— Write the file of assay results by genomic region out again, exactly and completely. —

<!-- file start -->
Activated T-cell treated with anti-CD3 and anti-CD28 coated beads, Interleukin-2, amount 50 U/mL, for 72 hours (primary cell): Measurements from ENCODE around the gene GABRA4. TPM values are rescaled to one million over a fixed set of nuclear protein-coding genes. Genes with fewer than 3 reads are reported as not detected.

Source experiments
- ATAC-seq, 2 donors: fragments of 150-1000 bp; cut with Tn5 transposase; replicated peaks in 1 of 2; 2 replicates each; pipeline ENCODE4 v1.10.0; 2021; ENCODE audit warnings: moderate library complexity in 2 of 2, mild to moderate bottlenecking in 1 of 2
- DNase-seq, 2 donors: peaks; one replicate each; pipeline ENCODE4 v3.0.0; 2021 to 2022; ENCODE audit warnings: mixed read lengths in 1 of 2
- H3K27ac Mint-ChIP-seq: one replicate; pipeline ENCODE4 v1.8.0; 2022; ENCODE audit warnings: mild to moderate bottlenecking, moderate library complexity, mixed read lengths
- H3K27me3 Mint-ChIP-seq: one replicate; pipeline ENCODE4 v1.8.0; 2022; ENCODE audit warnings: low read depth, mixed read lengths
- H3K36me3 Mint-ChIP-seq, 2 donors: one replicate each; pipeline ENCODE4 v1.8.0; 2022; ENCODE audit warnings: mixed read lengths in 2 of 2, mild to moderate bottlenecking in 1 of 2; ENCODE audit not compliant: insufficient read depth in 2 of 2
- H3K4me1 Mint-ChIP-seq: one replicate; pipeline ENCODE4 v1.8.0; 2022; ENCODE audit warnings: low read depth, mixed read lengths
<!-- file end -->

Activated T-cell treated with anti-CD3 and anti-CD28 coated beads, Interleukin-2, amount 50 U/mL, for 72 hours (primary cell): Measurements from ENCODE around the gene GABRA4. TPM values are rescaled to one million over a fixed set of nuclear protein-coding genes. Genes with fewer than 3 reads are reported as not detected.

Source experiments
- ATAC-seq, 2 donors: fragments of 150-1000 bp; cut with Tn5 transposase; replicated peaks in 1 of 2; 2 replicates each; pipeline ENCODE4 v1.10.0; 2021; ENCODE audit warnings: moderate library complexity in 2 of 2, mild to moderate bottlenecking in 1 of 2
- DNase-seq, 2 donors: peaks; one replicate each; pipeline ENCODE4 v3.0.0; 2021 to 2022; ENCODE audit warnings: mixed read lengths in 1 of 2
- H3K27ac Mint-ChIP-seq: one replicate; pipeline ENCODE4 v1.8.0; 2022; ENCODE audit warnings: mild to moderate bottlenecking, moderate library complexity, mixed read lengths
- H3K27me3 Mint-ChIP-seq: one replicate; pipeline ENCODE4 v1.8.0; 2022; ENCODE audit warnings: low read depth, mixed read lengths
- H3K36me3 Mint-ChIP-seq, 2 donors: one replicate each; pipeline ENCODE4 v1.8.0; 2022; ENCODE audit warnings: mixed read lengths in 2 of 2, mild to moderate bottlenecking in 1 of 2; ENCODE audit not compliant: insufficient read depth in 2 of 2
- H3K4me1 Mint-ChIP-seq: one replicate; pipeline ENCODE4 v1.8.0; 2022; ENCODE audit warnings: low read depth, mixed read lengths